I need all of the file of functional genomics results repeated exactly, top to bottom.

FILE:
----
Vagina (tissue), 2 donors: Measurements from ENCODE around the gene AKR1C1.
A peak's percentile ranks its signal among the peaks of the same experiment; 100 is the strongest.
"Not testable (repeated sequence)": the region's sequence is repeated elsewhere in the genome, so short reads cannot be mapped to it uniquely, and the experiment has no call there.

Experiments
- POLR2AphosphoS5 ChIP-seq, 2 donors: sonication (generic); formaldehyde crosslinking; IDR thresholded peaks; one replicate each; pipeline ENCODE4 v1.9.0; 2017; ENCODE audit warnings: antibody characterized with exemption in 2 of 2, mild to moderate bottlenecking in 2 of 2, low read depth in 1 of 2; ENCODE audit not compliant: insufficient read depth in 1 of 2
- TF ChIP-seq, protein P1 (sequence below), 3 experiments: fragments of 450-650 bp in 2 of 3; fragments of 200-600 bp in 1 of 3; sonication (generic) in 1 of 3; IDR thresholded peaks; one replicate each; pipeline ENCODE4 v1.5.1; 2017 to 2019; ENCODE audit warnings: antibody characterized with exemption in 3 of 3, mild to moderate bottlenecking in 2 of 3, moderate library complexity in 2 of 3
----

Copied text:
Vagina (tissue), 2 donors: Measurements from ENCODE around the gene AKR1C1.
A peak's percentile ranks its signal among the peaks of the same experiment; 100 is the strongest.
"Not testable (repeated sequence)": the region's sequence is repeated elsewhere in the genome, so short reads cannot be mapped to it uniquely, and the experiment has no call there.

Experiments
- POLR2AphosphoS5 ChIP-seq, 2 donors: sonication (generic); formaldehyde crosslinking; IDR thresholded peaks; one replicate each; pipeline ENCODE4 v1.9.0; 2017; ENCODE audit warnings: antibody characterized with exemption in 2 of 2, mild to moderate bottlenecking in 2 of 2, low read depth in 1 of 2; ENCODE audit not compliant: insufficient read depth in 1 of 2
- TF ChIP-seq, protein P1 (sequence below), 3 experiments: fragments of 450-650 bp in 2 of 3; fragments of 200-600 bp in 1 of 3; sonication (generic) in 1 of 3; IDR thresholded peaks; one replicate each; pipeline ENCODE4 v1.5.1; 2017 to 2019; ENCODE audit warnings: antibody characterized with exemption in 3 of 3, mild to moderate bottlenecking in 2 of 3, moderate library complexity in 2 of 3